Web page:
foxy – A term once used to describe the earthy taste and aroma of North America’s “fox grapes” (V. labrusca). The term foxy is commonly used today to describe any taste or aroma associated with North American vinifications distinct from those of traditional European wines.
fruit wine – A fermented alcoholic beverage made from fruits other than grapes.
force carbonation method – Use of an external source of carbonation to introduce bubbles into a wine or beer rather than relying on fermentation. Sometimes referred to as the “soda style” of sparkling wine production.
Frontenac– Cold-hardy hybrid red wine grape introduced by the University of Minnesota in 2003..
Frontenac blanc – Cold-hardy hybrid mutation of Frontenac and Frontenac gris discovered by several vineyards in Canada and the U.S. Available commercially since 2012.
Frontenac gris – Cold-hardy hybrid white wine grape introduced by the University of Minnesota in 2003.
grand cru – A French term literally translated as "great growth" but loosely used to denote wines as from vineyards reputed for high quality. In France the term has restricted use. In Burgundy regulatory guidance defines which vineyards are classified grand cru.
hybrid – In viticulture, any table or wine grape variety produced by crossbreeding two or more Vitis species.
I / J / K
ice wine – A wine made from frozen grapes or other frozen fruit. Ice wine in the U.S., but icewine (one word) in Canada. Also known as Eiswein (German).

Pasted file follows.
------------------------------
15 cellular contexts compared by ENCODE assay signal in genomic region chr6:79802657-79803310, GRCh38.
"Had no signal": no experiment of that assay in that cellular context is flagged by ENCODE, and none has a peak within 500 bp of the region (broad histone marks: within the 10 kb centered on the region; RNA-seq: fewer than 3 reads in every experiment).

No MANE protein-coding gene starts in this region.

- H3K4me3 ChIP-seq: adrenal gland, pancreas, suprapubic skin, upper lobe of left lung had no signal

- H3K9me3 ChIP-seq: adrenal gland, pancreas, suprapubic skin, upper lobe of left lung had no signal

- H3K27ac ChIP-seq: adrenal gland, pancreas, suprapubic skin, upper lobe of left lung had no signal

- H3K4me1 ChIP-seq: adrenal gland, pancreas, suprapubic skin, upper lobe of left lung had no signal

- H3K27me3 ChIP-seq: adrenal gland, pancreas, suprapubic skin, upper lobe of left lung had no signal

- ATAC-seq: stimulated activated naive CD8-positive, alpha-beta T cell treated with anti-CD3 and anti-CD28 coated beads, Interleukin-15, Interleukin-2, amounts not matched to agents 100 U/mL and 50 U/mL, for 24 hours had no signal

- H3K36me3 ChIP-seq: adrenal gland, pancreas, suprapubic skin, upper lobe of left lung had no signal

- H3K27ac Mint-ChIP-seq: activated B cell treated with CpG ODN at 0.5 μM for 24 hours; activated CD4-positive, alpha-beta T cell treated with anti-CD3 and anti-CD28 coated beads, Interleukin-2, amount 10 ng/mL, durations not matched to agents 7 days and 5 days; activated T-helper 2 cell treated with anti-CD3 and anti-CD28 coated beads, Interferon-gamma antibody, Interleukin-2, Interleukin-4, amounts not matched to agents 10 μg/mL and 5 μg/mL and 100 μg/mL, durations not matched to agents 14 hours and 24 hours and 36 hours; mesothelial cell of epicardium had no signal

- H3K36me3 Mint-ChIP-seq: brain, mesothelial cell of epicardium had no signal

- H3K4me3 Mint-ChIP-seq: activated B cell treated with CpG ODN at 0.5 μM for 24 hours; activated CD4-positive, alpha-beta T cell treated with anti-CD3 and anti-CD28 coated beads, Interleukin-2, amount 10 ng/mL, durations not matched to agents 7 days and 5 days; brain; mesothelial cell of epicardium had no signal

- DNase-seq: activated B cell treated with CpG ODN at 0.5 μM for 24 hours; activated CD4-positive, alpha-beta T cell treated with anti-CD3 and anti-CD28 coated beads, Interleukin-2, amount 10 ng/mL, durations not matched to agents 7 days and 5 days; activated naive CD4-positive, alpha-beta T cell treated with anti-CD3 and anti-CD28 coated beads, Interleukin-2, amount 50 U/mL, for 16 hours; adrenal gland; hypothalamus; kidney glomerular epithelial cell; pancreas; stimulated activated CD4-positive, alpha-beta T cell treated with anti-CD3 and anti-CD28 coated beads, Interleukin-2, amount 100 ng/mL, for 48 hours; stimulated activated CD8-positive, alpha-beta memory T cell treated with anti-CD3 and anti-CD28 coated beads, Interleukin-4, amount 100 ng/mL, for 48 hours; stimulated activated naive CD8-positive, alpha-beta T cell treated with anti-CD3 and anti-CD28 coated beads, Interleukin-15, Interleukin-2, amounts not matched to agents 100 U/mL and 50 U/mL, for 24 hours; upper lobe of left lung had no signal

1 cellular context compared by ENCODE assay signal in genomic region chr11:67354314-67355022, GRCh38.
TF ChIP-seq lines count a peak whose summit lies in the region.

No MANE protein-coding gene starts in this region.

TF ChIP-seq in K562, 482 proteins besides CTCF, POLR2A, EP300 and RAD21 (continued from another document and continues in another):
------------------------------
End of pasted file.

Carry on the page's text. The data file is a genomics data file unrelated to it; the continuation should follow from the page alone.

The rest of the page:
Itasca– Cold-hardy hybrid white wine grape introduced by the University of Minnesota in 2017.
labrusca – (See “Vitis labrusca”).
La Crescent – Cold-hardy hybrid white wine grape introduced by the University of Minnesota in 2002. Wine made from La Crescent has flavors of apricot, citrus, and tropical fruit.
Lacrosse(or LaCrosse) – Cold-hardy, fruity white wine grape developed by Elmer Swenson. Lacrosse vines have been commercially available since 1970. The U.S. Dept. of the Treasury capitalizes the letter C(LaCrosse) in its list of approved wine grape names that wineries are to use in labeling. “La Crosse” is a common misspelling.
lees – The spent yeast cells contributing to the sediment that accumulates at the bottom of the wine tank or barrel.
liqueur d’expédition – Also called “dosage.” The mixture of wine, yeast, sugar and/or preservative added back to a bottle of sparkling wine after disgorgement to restore its volume prior to sealing it with its mushroom-shaped and wire cage. (See “dosage”)
liqueur de tirage – Mixture containing still wine, sugar and yeast ensure that a sparkling wine in production ferments in the bottle to desired pressure levels. The carefully calculated mixture may be similar to, but differs in purpose from, the liqueur d’expédition, or “dosage,” used to restore a bottle to its full volume after disgorgement. Both are adjustment practices primarily used in sparkling wine production methods based on in-bottle fermentation.